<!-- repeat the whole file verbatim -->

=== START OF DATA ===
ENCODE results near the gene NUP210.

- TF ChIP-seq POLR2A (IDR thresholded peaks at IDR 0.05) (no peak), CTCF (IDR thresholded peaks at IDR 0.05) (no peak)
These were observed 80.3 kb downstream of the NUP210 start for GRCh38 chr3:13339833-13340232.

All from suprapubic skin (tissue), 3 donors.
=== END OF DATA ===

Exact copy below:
ENCODE results near the gene NUP210.

- TF ChIP-seq POLR2A (IDR thresholded peaks at IDR 0.05) (no peak), CTCF (IDR thresholded peaks at IDR 0.05) (no peak)
These were observed 80.3 kb downstream of the NUP210 start for GRCh38 chr3:13339833-13340232.

All from suprapubic skin (tissue), 3 donors.